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EFA Diffractive Combiner Glass

Technical Information

Catalogue No: C1444
Category: Head-Up Display [HUD]
Object Type: Module/Sub-Assembly/Component
Object Name: EFA Diffractive Combiner Glass
Part No: 057930
Serial No: CA758X
Manufacturer: Thales Optronics
Platform(s): Typhoon (Eurofighter/EFA)
Year of Manufacture: 2012
Dimensions: Width (mm): 290
Height (mm): 230
Depth (mm): 220
Weight (g): 3,618
Location: Rack RAA13 (HUD DU Parts) [Mezzanine Store]



This is a ‘holographic’ Combiner Glass returned as scrap with damage.
The Part No. is taken from the 'Rejected Material' Tag. The Part No. may be a Thales code. The Scrap Tag shows an LRU Part No. as 79-180-05-07B which is presumed to be the unit that the glass was removed from.

79-115-xx-xxx denotes a Development EF2000 HUD
79-116-xx xxx denotes a Development EF2000 HUD Repeater
79-180-xx-xxx denotes a Production EF2000 HUD
79-181-xx-xxx denotes a Production EF2000 HUD Repeater

The Typhoon HUD has a single element combiner using new computer generated holographic techniques to take out the distortion. The Combiner assembly features a single element comprising two glass plates bonded to produce a flat parallel sided assembly. A complex reflective holographic optical element (HOE) is recorded on photosensitised gelatine on the spherical interface sandwiched in the assembly which acts as the collimating Combiner. The construction optics to manufacture the HOE incorporate a CGH that generates a phase shape that could not be done using conventional lenses.

The combiner is also flat which minimises real world distortion and provides a total field of view (TFoV) of 30deg x 25deg with an instantaneous field of view (IFOV) of 30deg x 20deg.

This design is capable of cursive, raster and hybrid operation with a sunlight readable raster display. The minimal support structure gives a remarkably clear out-of-cockpit view optimal for air-to-air combat. The two seat variant has a similar HUD in the rear seat which can display video from the forward HUD camera. This design represents probably the `ultimate HUD' in service to date in a combat aircraft. The key feature is integrity such that the pilot no longer needs to monitor the HUD against other instruments thus reducing workload compared to Tornado for example.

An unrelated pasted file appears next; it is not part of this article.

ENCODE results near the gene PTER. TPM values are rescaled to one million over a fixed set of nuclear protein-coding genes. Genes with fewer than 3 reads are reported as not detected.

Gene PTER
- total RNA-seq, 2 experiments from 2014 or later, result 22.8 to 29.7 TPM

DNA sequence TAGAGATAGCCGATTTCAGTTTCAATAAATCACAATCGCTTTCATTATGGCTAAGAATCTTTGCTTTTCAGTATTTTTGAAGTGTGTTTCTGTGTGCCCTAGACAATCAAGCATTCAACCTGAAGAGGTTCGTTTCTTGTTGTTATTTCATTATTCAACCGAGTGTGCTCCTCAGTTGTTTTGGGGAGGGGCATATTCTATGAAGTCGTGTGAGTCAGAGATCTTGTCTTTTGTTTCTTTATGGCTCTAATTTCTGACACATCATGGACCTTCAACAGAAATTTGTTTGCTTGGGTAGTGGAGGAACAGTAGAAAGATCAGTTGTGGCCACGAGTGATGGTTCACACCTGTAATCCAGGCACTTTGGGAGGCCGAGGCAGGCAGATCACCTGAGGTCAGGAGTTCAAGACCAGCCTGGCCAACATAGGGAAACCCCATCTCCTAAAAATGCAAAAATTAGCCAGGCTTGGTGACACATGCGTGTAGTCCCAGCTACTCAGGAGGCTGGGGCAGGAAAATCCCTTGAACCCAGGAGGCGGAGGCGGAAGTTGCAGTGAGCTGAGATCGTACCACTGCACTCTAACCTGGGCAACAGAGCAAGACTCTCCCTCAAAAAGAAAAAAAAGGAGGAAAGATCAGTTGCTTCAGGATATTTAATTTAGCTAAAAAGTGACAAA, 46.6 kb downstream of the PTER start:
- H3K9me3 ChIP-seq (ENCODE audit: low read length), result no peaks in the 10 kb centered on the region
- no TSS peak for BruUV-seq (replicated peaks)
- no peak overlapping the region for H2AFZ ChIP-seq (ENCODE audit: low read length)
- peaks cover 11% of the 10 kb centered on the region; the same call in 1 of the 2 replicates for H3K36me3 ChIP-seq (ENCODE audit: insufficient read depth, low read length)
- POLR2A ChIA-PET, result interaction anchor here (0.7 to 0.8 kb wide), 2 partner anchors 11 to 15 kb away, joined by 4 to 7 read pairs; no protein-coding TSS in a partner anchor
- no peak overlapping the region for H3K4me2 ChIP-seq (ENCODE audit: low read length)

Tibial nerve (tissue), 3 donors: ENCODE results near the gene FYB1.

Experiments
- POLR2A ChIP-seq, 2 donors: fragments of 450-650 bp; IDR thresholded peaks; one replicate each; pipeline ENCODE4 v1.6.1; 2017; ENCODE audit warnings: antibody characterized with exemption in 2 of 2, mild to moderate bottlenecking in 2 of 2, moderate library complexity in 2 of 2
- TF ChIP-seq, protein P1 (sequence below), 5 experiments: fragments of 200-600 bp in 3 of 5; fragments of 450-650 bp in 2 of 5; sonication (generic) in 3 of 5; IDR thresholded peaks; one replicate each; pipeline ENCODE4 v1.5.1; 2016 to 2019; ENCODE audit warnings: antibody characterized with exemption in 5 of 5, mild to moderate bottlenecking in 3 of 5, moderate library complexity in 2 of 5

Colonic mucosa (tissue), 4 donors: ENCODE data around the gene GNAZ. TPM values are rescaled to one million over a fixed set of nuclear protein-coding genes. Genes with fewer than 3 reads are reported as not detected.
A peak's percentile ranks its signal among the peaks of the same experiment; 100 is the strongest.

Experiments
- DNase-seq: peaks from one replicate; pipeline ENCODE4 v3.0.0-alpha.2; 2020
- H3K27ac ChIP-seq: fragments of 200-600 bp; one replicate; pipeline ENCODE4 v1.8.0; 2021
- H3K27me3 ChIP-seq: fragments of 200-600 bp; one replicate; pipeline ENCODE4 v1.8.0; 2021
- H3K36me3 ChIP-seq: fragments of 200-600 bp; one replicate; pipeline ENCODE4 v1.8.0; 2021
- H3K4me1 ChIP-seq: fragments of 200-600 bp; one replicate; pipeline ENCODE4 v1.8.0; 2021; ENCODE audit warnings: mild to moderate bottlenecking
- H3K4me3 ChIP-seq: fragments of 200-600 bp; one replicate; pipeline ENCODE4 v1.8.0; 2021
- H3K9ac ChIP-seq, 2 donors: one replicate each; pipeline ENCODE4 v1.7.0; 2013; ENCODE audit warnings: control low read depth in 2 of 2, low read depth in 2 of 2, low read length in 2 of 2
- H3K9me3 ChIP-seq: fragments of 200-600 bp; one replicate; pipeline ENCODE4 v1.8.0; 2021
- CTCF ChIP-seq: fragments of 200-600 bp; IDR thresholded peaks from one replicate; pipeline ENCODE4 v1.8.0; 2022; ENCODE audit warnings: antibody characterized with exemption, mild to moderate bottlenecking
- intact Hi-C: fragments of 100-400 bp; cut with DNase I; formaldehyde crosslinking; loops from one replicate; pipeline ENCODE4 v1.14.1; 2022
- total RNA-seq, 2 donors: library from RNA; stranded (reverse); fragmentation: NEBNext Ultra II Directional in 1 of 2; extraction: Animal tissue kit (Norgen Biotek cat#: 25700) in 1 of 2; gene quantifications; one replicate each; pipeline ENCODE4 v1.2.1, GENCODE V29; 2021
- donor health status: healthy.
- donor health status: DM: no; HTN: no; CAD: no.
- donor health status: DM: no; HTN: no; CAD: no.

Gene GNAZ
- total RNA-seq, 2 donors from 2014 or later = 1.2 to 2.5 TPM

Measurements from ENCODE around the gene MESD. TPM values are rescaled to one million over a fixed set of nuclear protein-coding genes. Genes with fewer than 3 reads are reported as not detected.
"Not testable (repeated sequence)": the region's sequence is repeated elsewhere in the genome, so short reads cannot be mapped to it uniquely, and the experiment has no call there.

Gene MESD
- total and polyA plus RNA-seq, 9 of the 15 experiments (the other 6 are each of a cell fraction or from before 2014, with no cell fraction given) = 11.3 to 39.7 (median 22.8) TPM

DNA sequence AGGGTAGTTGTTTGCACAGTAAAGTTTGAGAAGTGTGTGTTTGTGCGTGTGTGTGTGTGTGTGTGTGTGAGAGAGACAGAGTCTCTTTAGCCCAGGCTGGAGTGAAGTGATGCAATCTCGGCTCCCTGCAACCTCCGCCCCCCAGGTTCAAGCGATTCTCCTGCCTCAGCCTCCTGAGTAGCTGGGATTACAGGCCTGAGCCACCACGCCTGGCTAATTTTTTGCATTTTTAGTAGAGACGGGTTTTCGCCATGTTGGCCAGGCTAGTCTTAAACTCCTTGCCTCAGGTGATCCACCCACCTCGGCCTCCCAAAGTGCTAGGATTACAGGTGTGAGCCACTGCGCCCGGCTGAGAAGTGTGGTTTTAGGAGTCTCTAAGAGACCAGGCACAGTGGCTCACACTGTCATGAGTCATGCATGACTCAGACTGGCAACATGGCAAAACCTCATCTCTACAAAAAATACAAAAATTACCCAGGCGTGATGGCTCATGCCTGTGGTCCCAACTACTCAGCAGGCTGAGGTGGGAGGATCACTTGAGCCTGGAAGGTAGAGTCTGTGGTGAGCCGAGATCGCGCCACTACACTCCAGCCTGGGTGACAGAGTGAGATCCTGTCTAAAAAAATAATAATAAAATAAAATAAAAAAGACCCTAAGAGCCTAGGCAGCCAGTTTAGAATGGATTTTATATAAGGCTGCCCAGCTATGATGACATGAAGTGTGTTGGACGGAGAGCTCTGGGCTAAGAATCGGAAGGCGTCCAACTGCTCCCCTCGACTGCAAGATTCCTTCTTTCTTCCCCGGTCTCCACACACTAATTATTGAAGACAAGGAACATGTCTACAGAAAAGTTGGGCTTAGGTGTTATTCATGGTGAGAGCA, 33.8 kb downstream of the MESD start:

In 1990 the Company was awarded a £54million contract in which the Airborne Display Division lead a consortium with Teldix GmbH of Germany, Selenia of Italy, and CESELSA of Spain,  to develop the EFA Pilot’s Head Up Display.

During 1986 the Company research team (FARL) were beginning to make significant achievements on the use of Computer Generated Holograms (CGH) for HUD optics. A theoretical design showed the feasibility of a design with a 35deg off-axis angle being capable of installation in the F-16 envelope. Additional benefits were Combiner transmission of 80% and optical system end to end transmission of 40% compared to 20% on the conventional F-16C/D desin resulting in a much brighter display. This work involved collaboration between FARL, ADD and the Hirst Research Centre at Wembley and Marconi Research Centre at Great Baddow who provided the CGH and Hologram manufacturing facilities respectively. By 1989 this design was targeted at the proposals for EFA (European Fighter Aircraft ultimately to be the Typhoon) and also for the ATF (Advanced Tactical Fighter ultimately to be the F-22). ADD had begun the fabrication of a demonstrator which was completed by the end of 1991. This demonstrator consisted of a complex optical system containing tilted and de-centered lenses, aspheric components and a single holographic Combiner designed with the aid of CGH. The ‘double bounce fold ‘ arrangement was novel and was patented.


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